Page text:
# Non-cryptographic hashing functions: The Infinity Stones of Computer Science – Part 1

Posted on 29 May 2019 by Cristiano Solarino

The new number 2: “You are number six”

Number six: “I’m not a number! I am a free man!”

The new number 2: “Hahahahaha”

The quote above (The Prisoner 1960s TV series) highlights an extreme form of hashing, I’ll grant you that. However, that is after all, a form of hashing – turning something (or someone in this case) into a number.

The new number 2 must have been a computer scientist because he is laughing his head off at number six’s accusing objection. Number 2 was clearly looking at a much bigger picture!

How powerful can such simple concept possibly be? In this three-parts article I will argue that hashing functions are Computer Science’s own Infinity Stones! ## The Power and Space Stones

### The scourge

And all the computer scientists rose, shaking their fists at the air shouting in one voice: “Curse ye, dimensionality!

Who hasn’t seen that happening at one time or another, right? The simplest of algorithms can become intractable as the size of the input grows larger.

Intractable usually means one of two things:
1 – “The sun will implode before the algorithm returns” (a matter of time, something we will deal with a later time…)
2 – “We need a bigger boat” (a matter of space)

Consider the case of counting the number of unique items in a list. Very simple to accomplish:
– create a new empty list,
– go through the original list one item at the time,
– only add the next item from the original list to the new list if it is not already there, and
– count the items in the new list.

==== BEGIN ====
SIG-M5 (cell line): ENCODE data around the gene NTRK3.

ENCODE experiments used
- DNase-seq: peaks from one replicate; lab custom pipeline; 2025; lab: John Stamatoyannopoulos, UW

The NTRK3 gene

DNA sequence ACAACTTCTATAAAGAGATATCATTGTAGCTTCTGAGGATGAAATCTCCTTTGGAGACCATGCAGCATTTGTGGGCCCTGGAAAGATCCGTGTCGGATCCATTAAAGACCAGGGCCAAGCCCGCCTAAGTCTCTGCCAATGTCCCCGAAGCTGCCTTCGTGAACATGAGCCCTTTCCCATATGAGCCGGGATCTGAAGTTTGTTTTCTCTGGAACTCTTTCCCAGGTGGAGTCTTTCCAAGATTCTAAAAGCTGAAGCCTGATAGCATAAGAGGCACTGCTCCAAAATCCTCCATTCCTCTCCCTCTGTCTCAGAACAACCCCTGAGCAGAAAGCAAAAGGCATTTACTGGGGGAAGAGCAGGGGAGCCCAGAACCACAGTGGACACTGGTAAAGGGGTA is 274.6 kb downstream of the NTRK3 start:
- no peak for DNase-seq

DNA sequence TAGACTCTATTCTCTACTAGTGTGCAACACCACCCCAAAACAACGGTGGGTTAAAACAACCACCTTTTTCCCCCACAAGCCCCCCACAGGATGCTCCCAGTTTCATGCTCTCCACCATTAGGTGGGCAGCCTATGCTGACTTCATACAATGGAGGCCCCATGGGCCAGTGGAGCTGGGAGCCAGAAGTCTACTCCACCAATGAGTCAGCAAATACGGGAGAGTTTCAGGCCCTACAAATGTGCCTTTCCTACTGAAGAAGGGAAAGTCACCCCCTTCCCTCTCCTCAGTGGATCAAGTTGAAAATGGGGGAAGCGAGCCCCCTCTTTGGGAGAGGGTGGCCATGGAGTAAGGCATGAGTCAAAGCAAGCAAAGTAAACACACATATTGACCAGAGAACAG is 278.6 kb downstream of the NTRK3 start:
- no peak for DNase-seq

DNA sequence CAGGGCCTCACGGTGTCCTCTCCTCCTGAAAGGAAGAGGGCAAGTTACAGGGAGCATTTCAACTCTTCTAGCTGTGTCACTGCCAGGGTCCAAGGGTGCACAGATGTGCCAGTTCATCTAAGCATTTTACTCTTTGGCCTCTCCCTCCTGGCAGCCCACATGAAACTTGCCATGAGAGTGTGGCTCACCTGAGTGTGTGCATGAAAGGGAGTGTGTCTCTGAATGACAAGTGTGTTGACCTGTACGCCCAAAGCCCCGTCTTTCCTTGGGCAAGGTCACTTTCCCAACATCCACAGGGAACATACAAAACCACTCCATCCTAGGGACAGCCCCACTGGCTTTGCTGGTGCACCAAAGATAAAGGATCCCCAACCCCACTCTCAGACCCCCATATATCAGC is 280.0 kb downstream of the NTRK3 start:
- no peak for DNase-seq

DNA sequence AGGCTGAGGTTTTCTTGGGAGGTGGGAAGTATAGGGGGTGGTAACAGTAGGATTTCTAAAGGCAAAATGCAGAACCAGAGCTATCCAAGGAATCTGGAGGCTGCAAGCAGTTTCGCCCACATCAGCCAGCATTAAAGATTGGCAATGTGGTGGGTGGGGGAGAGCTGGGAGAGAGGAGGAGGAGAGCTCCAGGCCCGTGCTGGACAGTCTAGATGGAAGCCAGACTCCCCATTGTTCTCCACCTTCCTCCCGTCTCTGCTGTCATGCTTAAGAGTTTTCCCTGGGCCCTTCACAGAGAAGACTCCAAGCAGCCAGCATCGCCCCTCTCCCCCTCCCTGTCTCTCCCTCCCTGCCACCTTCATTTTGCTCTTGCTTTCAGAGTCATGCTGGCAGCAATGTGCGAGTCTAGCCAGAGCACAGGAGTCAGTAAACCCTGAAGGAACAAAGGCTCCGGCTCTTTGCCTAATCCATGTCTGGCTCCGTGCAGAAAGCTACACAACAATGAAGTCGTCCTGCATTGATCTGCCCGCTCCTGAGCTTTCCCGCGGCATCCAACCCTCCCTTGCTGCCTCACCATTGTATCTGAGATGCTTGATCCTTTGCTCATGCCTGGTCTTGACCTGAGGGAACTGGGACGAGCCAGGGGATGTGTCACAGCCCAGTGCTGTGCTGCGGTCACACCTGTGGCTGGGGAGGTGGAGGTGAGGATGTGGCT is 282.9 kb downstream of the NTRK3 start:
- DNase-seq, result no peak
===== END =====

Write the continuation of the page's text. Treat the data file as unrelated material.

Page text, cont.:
In the worst case scenario the new list may end up as big as the original and if the latter is huge to begin with, bye bye memory!

Who cares about counting unique items in a list anyway? Only every database developer on the planet and you, the moment you utter “SELECT  count(DISTINCT X) FROM Y WHERE Z“.

## Counting random numbers… somewhat

Suppose we have M balls in a jar, each ball distinguishable by its colour and we want to find out how many different colours we have in total by drawing balls at random from the jar.

We could setup N bins and put a 1 in bin j if we have drawn at least one ball of colour j.

If we sum all the 1s across all bins we should have the number of unique colours observed so far.

Let’s now replace balls with numbers in their binary representation for convenience, that is as strings of 1s and 0s of length L.

Furthermore let’s pretend that a number’s “colour” corresponds to how many 0s are found at the beginning of this number. For example, a number starting with 0001…. (i.e. three 0s) is of colour 3, 0000001… is of colour 6 and 1……. is of colour 0.

We get our bins ready once again and start drawing numbers at random setting bin j equal to 1 every time we draw a number of “colour” j.

Imagine that after a while we observe a number n of unique colours. We can tell how many times we expect bin j to have been visited. Steady on, now.